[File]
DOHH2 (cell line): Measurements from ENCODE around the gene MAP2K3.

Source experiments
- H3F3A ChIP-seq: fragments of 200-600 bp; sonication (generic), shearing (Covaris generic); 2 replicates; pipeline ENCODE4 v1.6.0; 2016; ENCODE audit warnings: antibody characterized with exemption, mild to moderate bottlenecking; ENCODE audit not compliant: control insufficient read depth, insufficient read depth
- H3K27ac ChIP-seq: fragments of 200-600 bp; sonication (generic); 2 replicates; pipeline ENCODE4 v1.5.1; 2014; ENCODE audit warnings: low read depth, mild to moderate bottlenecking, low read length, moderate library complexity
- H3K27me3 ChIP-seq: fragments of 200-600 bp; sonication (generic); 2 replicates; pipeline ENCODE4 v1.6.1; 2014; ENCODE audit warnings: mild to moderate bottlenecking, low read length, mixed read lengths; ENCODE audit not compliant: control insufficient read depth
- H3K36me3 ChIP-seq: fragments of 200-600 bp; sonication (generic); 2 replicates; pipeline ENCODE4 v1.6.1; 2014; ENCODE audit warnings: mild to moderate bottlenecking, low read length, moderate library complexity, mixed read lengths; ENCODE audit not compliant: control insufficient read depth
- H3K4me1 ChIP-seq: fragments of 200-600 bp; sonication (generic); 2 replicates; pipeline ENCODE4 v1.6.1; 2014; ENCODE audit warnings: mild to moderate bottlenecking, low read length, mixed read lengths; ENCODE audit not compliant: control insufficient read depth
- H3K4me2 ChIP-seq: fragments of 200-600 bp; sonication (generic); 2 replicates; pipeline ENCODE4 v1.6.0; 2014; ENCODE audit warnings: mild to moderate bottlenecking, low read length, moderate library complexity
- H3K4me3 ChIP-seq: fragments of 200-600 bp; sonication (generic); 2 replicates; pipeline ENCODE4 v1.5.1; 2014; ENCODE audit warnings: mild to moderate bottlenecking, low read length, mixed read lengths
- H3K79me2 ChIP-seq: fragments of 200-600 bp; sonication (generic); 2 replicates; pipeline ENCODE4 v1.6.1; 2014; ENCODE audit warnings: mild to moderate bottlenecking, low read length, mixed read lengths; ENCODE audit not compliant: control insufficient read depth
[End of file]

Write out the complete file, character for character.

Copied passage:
DOHH2 (cell line): Measurements from ENCODE around the gene MAP2K3.

Source experiments
- H3F3A ChIP-seq: fragments of 200-600 bp; sonication (generic), shearing (Covaris generic); 2 replicates; pipeline ENCODE4 v1.6.0; 2016; ENCODE audit warnings: antibody characterized with exemption, mild to moderate bottlenecking; ENCODE audit not compliant: control insufficient read depth, insufficient read depth
- H3K27ac ChIP-seq: fragments of 200-600 bp; sonication (generic); 2 replicates; pipeline ENCODE4 v1.5.1; 2014; ENCODE audit warnings: low read depth, mild to moderate bottlenecking, low read length, moderate library complexity
- H3K27me3 ChIP-seq: fragments of 200-600 bp; sonication (generic); 2 replicates; pipeline ENCODE4 v1.6.1; 2014; ENCODE audit warnings: mild to moderate bottlenecking, low read length, mixed read lengths; ENCODE audit not compliant: control insufficient read depth
- H3K36me3 ChIP-seq: fragments of 200-600 bp; sonication (generic); 2 replicates; pipeline ENCODE4 v1.6.1; 2014; ENCODE audit warnings: mild to moderate bottlenecking, low read length, moderate library complexity, mixed read lengths; ENCODE audit not compliant: control insufficient read depth
- H3K4me1 ChIP-seq: fragments of 200-600 bp; sonication (generic); 2 replicates; pipeline ENCODE4 v1.6.1; 2014; ENCODE audit warnings: mild to moderate bottlenecking, low read length, mixed read lengths; ENCODE audit not compliant: control insufficient read depth
- H3K4me2 ChIP-seq: fragments of 200-600 bp; sonication (generic); 2 replicates; pipeline ENCODE4 v1.6.0; 2014; ENCODE audit warnings: mild to moderate bottlenecking, low read length, moderate library complexity
- H3K4me3 ChIP-seq: fragments of 200-600 bp; sonication (generic); 2 replicates; pipeline ENCODE4 v1.5.1; 2014; ENCODE audit warnings: mild to moderate bottlenecking, low read length, mixed read lengths
- H3K79me2 ChIP-seq: fragments of 200-600 bp; sonication (generic); 2 replicates; pipeline ENCODE4 v1.6.1; 2014; ENCODE audit warnings: mild to moderate bottlenecking, low read length, mixed read lengths; ENCODE audit not compliant: control insufficient read depth